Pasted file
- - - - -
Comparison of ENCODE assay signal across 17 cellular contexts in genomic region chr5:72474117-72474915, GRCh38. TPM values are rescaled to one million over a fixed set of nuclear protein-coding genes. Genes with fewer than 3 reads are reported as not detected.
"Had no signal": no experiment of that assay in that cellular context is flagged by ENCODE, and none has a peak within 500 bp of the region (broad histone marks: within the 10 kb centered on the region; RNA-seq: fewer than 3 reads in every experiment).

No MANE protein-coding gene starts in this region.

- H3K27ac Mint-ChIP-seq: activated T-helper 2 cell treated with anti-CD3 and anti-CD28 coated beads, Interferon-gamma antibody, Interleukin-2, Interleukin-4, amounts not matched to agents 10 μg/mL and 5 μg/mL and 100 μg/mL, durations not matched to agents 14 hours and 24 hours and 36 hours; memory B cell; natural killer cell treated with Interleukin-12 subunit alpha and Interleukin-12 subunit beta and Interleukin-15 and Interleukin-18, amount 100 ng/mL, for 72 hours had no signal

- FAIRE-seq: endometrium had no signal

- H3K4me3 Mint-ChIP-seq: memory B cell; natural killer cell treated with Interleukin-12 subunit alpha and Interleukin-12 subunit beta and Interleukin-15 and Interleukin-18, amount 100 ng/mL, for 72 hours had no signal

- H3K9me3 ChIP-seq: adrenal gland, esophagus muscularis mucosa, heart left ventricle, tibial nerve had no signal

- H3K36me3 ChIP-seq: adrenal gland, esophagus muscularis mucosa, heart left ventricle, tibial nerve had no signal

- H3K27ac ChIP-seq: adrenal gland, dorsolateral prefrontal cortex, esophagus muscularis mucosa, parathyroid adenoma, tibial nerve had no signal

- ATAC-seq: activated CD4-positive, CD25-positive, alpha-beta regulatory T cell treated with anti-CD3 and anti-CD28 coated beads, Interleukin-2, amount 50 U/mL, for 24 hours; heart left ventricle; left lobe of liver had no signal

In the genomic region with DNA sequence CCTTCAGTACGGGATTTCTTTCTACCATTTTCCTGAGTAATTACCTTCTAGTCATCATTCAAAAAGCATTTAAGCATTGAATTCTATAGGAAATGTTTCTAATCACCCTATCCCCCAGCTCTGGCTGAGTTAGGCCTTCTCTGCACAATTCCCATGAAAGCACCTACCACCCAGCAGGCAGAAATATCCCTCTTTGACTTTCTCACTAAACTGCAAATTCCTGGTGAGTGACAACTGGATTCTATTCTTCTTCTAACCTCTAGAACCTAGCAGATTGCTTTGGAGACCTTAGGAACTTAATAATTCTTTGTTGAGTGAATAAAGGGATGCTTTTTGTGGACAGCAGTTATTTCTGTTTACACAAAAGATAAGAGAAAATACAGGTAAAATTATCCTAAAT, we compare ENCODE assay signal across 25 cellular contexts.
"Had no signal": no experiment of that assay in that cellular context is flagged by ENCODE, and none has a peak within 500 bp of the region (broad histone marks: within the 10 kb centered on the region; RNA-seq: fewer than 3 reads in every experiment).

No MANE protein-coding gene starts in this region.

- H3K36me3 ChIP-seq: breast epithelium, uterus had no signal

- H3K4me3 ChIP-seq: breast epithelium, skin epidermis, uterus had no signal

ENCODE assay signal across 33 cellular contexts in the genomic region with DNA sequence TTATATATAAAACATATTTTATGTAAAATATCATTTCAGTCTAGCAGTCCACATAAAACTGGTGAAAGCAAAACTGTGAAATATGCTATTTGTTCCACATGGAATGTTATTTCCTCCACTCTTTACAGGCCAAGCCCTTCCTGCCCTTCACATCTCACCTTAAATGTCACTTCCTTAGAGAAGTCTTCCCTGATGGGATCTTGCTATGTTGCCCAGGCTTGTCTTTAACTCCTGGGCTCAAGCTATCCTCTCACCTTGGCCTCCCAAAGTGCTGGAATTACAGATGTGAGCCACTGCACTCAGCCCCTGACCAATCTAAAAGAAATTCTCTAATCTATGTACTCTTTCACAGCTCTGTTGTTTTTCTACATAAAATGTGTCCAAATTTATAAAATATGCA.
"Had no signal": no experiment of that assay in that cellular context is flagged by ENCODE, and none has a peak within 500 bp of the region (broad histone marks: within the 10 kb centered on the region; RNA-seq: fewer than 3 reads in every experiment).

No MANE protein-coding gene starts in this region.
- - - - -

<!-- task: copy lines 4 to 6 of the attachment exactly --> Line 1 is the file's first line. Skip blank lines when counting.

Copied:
- H3K27ac Mint-ChIP-seq: activated T-helper 2 cell treated with anti-CD3 and anti-CD28 coated beads, Interferon-gamma antibody, Interleukin-2, Interleukin-4, amounts not matched to agents 10 μg/mL and 5 μg/mL and 100 μg/mL, durations not matched to agents 14 hours and 24 hours and 36 hours; memory B cell; natural killer cell treated with Interleukin-12 subunit alpha and Interleukin-12 subunit beta and Interleukin-15 and Interleukin-18, amount 100 ng/mL, for 72 hours had no signal

- FAIRE-seq: endometrium had no signal

- H3K4me3 Mint-ChIP-seq: memory B cell; natural killer cell treated with Interleukin-12 subunit alpha and Interleukin-12 subunit beta and Interleukin-15 and Interleukin-18, amount 100 ng/mL, for 72 hours had no signal